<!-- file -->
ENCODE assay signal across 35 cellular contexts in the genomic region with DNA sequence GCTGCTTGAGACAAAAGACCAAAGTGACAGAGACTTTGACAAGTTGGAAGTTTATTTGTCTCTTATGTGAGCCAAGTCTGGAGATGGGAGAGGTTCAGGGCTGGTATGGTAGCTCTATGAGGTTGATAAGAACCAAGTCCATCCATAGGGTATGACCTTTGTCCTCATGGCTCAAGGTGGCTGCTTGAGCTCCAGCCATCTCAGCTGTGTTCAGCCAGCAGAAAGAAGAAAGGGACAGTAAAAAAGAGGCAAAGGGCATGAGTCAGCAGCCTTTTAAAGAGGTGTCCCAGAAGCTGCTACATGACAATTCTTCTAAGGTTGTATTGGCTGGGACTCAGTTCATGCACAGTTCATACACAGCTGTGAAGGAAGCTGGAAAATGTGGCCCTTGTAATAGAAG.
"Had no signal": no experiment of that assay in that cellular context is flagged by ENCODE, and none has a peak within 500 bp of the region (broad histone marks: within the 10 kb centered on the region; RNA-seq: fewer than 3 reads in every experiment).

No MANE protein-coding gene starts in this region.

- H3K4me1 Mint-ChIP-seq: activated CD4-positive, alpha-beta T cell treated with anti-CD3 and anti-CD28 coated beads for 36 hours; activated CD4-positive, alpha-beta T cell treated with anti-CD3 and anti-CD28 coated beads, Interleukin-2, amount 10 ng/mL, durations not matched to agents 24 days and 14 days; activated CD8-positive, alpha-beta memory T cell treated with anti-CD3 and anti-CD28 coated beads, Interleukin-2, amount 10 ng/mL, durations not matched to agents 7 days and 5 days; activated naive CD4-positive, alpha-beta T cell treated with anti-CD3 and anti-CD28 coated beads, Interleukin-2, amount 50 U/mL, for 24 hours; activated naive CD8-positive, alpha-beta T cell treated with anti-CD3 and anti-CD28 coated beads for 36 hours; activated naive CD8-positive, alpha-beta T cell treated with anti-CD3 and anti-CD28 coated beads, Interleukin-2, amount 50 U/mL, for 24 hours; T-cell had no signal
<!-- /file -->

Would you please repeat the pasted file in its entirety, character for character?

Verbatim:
ENCODE assay signal across 35 cellular contexts in the genomic region with DNA sequence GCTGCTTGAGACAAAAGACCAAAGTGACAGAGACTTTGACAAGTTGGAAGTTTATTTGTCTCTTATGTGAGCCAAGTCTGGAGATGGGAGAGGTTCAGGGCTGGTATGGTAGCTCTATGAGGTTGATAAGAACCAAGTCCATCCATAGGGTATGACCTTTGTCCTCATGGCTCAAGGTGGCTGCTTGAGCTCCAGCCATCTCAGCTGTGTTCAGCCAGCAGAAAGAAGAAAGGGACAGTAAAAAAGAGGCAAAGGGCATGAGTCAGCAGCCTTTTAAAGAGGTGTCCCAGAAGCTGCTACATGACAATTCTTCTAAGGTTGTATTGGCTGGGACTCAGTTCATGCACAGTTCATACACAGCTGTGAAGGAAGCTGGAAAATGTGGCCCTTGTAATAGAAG.
"Had no signal": no experiment of that assay in that cellular context is flagged by ENCODE, and none has a peak within 500 bp of the region (broad histone marks: within the 10 kb centered on the region; RNA-seq: fewer than 3 reads in every experiment).

No MANE protein-coding gene starts in this region.

- H3K4me1 Mint-ChIP-seq: activated CD4-positive, alpha-beta T cell treated with anti-CD3 and anti-CD28 coated beads for 36 hours; activated CD4-positive, alpha-beta T cell treated with anti-CD3 and anti-CD28 coated beads, Interleukin-2, amount 10 ng/mL, durations not matched to agents 24 days and 14 days; activated CD8-positive, alpha-beta memory T cell treated with anti-CD3 and anti-CD28 coated beads, Interleukin-2, amount 10 ng/mL, durations not matched to agents 7 days and 5 days; activated naive CD4-positive, alpha-beta T cell treated with anti-CD3 and anti-CD28 coated beads, Interleukin-2, amount 50 U/mL, for 24 hours; activated naive CD8-positive, alpha-beta T cell treated with anti-CD3 and anti-CD28 coated beads for 36 hours; activated naive CD8-positive, alpha-beta T cell treated with anti-CD3 and anti-CD28 coated beads, Interleukin-2, amount 50 U/mL, for 24 hours; T-cell had no signal